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Date: November 1st 1915

Somewhere in Flanders

Nov 1/15 

My Dear Abbie 

Your parcel containing the sweater coat etc came last night, and I am at a loss to find words to express my gratitude to you. 

Its a peach, and last night was the first time for six nights that I did not wake up several times and curse this damp chilly country. This last week it has rained nearly every day and in consequence the mud is knee deep in places and the trenches, even the best parts, are’nt  exactly as nice as Toronto streets. 

We are all mud from head to foot, everything we own and wear is wet, and our dugouts are caving in from the rain, but the more uncomfortable things get, the healthier we feel, and the more cheerful we seem to get. I’ve seen fellows stumbling along in the dark slipping trenches with three grain bags of rations on their backs, trip and fall headlong into goo about two feet deep, and crawl out with a laugh. That time Alf & I dug the car out by the garage was a picnic to being on ration parties these days. Its all in the game and we are a pretty cheerful lot. Those socks you sent me are great. Unfortunately they are soaking at present but will be the greatest comfort when I get them dried. If you could send another pair soon I’d be very glad, but you’re so kind that I hate to bother you. 

Last night was Halloween. When I was splashing away in the mud and dark, with Jack beside me, we were thinking of the kids with their “punkins” up in the nursery, and the fun you would all be having.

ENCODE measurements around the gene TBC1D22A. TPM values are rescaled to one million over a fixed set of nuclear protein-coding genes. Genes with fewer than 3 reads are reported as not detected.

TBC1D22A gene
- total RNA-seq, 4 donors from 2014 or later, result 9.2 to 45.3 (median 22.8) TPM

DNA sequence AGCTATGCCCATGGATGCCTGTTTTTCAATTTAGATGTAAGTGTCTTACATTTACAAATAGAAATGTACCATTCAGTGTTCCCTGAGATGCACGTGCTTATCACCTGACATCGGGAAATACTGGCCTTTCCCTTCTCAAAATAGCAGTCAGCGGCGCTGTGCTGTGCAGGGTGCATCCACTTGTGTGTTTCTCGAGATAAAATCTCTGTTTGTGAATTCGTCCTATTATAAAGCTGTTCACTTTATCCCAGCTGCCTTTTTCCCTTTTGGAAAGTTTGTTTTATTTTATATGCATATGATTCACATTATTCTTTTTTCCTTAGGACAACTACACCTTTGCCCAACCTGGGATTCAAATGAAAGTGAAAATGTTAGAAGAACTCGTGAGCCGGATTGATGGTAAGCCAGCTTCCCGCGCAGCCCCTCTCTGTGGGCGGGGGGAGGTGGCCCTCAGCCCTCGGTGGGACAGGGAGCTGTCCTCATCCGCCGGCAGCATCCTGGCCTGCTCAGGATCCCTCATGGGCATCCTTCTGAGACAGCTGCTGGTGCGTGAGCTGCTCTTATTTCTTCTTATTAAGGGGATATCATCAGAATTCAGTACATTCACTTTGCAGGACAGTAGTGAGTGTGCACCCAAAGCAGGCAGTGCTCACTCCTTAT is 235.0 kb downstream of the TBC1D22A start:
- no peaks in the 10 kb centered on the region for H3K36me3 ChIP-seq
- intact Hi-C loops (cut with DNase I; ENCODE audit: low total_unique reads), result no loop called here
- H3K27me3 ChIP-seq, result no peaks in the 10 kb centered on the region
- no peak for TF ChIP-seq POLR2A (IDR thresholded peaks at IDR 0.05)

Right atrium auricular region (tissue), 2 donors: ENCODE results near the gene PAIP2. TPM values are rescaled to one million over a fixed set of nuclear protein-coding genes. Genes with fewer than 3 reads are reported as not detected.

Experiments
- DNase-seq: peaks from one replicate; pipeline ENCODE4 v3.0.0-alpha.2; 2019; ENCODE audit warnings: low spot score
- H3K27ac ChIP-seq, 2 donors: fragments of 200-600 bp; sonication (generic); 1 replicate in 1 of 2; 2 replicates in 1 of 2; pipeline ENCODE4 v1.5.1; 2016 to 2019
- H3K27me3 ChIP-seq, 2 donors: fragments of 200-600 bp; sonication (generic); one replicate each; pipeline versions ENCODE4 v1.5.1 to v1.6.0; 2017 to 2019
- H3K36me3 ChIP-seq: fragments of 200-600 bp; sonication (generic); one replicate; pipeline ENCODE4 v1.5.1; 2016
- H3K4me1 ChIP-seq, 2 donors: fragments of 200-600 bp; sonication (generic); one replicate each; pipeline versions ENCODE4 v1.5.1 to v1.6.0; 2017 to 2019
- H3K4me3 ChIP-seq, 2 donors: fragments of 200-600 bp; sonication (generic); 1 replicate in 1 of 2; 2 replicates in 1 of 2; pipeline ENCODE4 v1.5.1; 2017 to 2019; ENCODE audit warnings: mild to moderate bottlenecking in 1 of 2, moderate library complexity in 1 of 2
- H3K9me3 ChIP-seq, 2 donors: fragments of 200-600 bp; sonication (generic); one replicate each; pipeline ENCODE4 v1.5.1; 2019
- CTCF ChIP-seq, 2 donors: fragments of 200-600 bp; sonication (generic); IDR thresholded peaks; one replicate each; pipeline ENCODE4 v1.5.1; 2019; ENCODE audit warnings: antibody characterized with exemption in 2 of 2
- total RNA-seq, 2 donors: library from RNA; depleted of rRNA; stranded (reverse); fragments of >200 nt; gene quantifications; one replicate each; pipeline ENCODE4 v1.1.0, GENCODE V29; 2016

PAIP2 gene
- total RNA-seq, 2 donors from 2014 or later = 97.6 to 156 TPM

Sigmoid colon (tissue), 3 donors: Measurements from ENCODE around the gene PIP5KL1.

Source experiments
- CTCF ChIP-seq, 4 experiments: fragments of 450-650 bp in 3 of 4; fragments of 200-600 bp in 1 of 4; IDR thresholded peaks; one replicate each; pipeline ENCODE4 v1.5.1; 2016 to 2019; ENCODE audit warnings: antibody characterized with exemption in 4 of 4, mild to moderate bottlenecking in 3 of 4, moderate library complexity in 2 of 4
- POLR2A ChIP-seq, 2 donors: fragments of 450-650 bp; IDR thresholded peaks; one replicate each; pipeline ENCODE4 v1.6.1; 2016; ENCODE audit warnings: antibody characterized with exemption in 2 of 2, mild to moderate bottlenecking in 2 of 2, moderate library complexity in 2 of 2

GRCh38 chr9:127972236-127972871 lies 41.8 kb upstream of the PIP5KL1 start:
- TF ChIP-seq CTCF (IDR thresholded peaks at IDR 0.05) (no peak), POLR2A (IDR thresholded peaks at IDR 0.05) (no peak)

When I get back I can tell the kids real “ghost” stories about windmills that are deserted and in ruins, which revolve certain ways till the enemies’ artillery get our range etc. I heard a good joke the other day about our boys. A British regular on sentry go saw a soldier coming along the road and challenged Halt, who goes there. The answer came who the - - - wants to know. The sentry said Pass Canadians alls well. This is an old joke so likely you have heard it before. 

I had a nice letter from Annie L. the other day. It was very good of her to write. 

The Huns are dropping some shells around here now, but so long as they land where they are at present, we have no cause to worry. Any pieces that came our way wont penetrate the dugout. 

I had a letter from Father date the 10th Oct in which he says that they have received no letter from me since landing in France. I’ve been writing them regularly (or as regularly as possible.) I guess Dad thinks I got picked off during that big advance. The only part we took in that was sending out smoke curtains and bombs and raising a row so that the Huns opposite could not be taken away to reinforce. 

This was has taught me to appreciate things. I really look forward to the dugout now after being on duty. One of the boys has got hold of a nice thing. He got a supply of cans of “Tinned Heat” from London and I was fortunate enough to get a tin. Its a kind of consolidated mythelated spirit, and will last from seven to eight times. The tins are the size of a small can of Hudson Bay Tobacco, so I can make myself hot oxo in the dugout without smoke, while the cans lasts. Every time a shell bursts it makes such a h-l of a row that I forget what my train of thought was. 

How is the auto running. That is some can that the Hudson people are advertising now. The closed one I mean. 

I will be writing Ted for his birthday in a day or so if I get the chance. 

We three boys are all well and cheerful. I cant say we look as spic and span as when we had our farewell dinner with you. Gosh that dinner, yum! And next month Xmas will be here. Another Turkey missed. But a lot of experiences gained. Give my love to all at 17 Elm and to Dr Stevenson, also Jacks. Again thanking you for that dandy sweater coat I remain 

Your loving brother

Douglas. G. Buckley

To Mrs Tory

17 Elm Avenue

Toronto Canada

Original Scans

Original Scans